These essays, which were written between the years 1905-1910 are reprinted without revision, although in a few minor instances the laws may have been changed.
he grand jury." Shades of Sir Henry Hawkins! Does the judge expect that they are actually to swallow that? Here is a jury sworn "to a true verdict find" in the case of an ugly looking customer at the bar who is charged with knocking down an old man and stealing his watch. The old man--an apostolic looking octogenarian--is sitting right over there where the jury can see him. One look at the plaintiff and one at the accused and the jury may be heard to mutter, "He's guilty,--all right!"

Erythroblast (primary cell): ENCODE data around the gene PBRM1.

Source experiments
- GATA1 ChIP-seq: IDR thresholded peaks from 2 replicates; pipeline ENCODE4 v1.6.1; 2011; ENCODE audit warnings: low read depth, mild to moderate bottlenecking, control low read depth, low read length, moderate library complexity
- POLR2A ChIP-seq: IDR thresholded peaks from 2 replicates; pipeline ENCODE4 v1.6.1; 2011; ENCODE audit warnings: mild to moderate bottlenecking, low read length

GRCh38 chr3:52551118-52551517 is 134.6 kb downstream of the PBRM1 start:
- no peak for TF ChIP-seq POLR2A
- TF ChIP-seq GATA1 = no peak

"Presumed to be innocent?" Why, may I ask? Do not the jury and everybody else know that this good old man would never, save by mistake, accuse anybody falsely of crime? Innocence! Why, the natural and inevitable presumption is that the defendant is guilty! The human mind works intuitively by comparison and experience. We assume or presume with considerable confidence that parents love their children, that all college presidents are great and good men, and that wild bulls are dangerous animals. We may be wrong. But it is u